World’s Highest Number of Song Birds in India

By Ramya Naresh,

There is a new song they sing and that’s what makes them unique. The results of the first ever mapping of birds in the eastern Himalayan region of India has confirmed that there are more than 360 different songbird species in the regions,  most of which are not found anywhere else on the planet. Scientists add that the presence of so many species within this small geographical location may be the highest diversity of song birds in the world.

The Himalayan region that extends from Eastern Nepal to the borders of China, India and Myanmar echoes with the calls of more than 10,000 individual sounds from numerous species, as recorded by researchers. They found that in all there are 360 unique song birds species living here that are found nowhere else in the world.

Explained Dr. Trevor Price, research author and professor of ecology and evolution,

“As a group, the songbirds—species such as wrens, swallows, finches and crows—contain nearly half the world’s bird species. More than 460 can be found in the Himalayas and about 360 of these can be found in a restricted area of the eastern Himalayas, which we believe makes it the location with the highest numbers of songbirds anywhere in the world (a similar sized area in North America or Europe typically contains less than 100).”

Searching the Singular Songs

An international team of scientists from India, US, Germany and Sweden sampled and analyzed the DNA of all songbirds found in the Himalayas and compiled some of the genetic material over the course of decades. The painstaking process  had them searching through old collections in European and North American museums  and studying individual feathers collected by field workers.

They discovered that the birds of the area were not new species, but those that had emigrated from other regions and begun to live in the then newly formed Himalayas.

“As the Himalayan mountain range was formed, a profusion of completely different ecological niches were created,” explains Professor Jochen Martens of Johannes Gutenberg University Mainz (JGU), who has spent 45 years researching in the region and is the co-author of the study.

“A wide variety of different songbird species were able to colonize these niches. The majority of these species did not evolve there but emigrated from the eastern and south-eastern regions of the Himalayas.”

The young Himalayas provided a new home to the song birds. Later they adapted to differentiate themselves from their ancestors in the region at least in the manner they communicated.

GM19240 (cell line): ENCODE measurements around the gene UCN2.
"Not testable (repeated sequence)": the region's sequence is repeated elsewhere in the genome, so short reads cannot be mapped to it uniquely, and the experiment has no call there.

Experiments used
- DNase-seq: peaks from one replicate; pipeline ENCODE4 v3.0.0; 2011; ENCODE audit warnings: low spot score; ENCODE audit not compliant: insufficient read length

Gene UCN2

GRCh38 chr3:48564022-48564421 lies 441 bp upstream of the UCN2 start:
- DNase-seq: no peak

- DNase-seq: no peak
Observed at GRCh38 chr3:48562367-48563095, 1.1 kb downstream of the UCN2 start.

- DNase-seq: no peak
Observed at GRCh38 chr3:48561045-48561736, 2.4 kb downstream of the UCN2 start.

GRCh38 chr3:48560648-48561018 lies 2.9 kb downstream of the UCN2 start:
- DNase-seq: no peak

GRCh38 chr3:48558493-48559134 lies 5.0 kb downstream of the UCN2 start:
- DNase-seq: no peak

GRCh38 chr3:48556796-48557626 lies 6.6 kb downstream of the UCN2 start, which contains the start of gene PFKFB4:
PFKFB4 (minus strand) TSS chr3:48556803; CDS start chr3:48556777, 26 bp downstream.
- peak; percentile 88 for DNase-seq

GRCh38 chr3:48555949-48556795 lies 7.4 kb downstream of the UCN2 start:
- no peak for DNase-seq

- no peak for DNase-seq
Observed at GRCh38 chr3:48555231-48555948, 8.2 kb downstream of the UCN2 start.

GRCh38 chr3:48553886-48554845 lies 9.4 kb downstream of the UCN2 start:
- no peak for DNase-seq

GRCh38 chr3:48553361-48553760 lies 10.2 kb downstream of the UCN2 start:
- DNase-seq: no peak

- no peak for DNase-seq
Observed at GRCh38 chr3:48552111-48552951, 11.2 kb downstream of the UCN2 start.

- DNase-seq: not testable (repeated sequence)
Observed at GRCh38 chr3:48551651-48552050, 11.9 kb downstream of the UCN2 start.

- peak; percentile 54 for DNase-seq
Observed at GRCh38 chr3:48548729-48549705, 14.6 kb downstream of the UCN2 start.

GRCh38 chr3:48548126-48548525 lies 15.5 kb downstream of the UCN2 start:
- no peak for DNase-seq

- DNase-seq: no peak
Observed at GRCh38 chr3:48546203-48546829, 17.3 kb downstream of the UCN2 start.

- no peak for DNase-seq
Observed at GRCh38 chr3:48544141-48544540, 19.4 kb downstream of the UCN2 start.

The most surprising find of the team was the huge difference in the genetic makeup of the bird species from their closest relatives living in other regions. They believe that the separation led to changes in the birds and the manner in which they vocally communicated much like the difference between humans and chimpanzees that are believed to be our closest relatives.

The team also noted that over the past million years, no new emigration of a new species of bird from China, Southeast Asia or Siberia has occurred into the region. This may be because the unique song bird community living in the Eastern Himalayas is already well populated and there is no space available for another species.

“The capacity for new species to evolve appears to depend to a large extent on whether enough room for colonization is available,” explains Martens.

Sound in the DNA

The finding provides proof of the importance sounds play in separating similar species when evolution occurs. The recording of more than 10,000 different sounds of the song birds is ample evidence that evolution made them different from their close relatives through their chirps and songs.

The team now hopes that a similar study will be done on other animals living in the area like the reptiles and mammals, in this impressive location.

“It will only be possible to protect this natural heritage once it has been researched as thoroughly as possible,” adds Martens.

This article was originally written and published by Ramya Naresh, a contributing writer for For the original story and more information, please click HERE.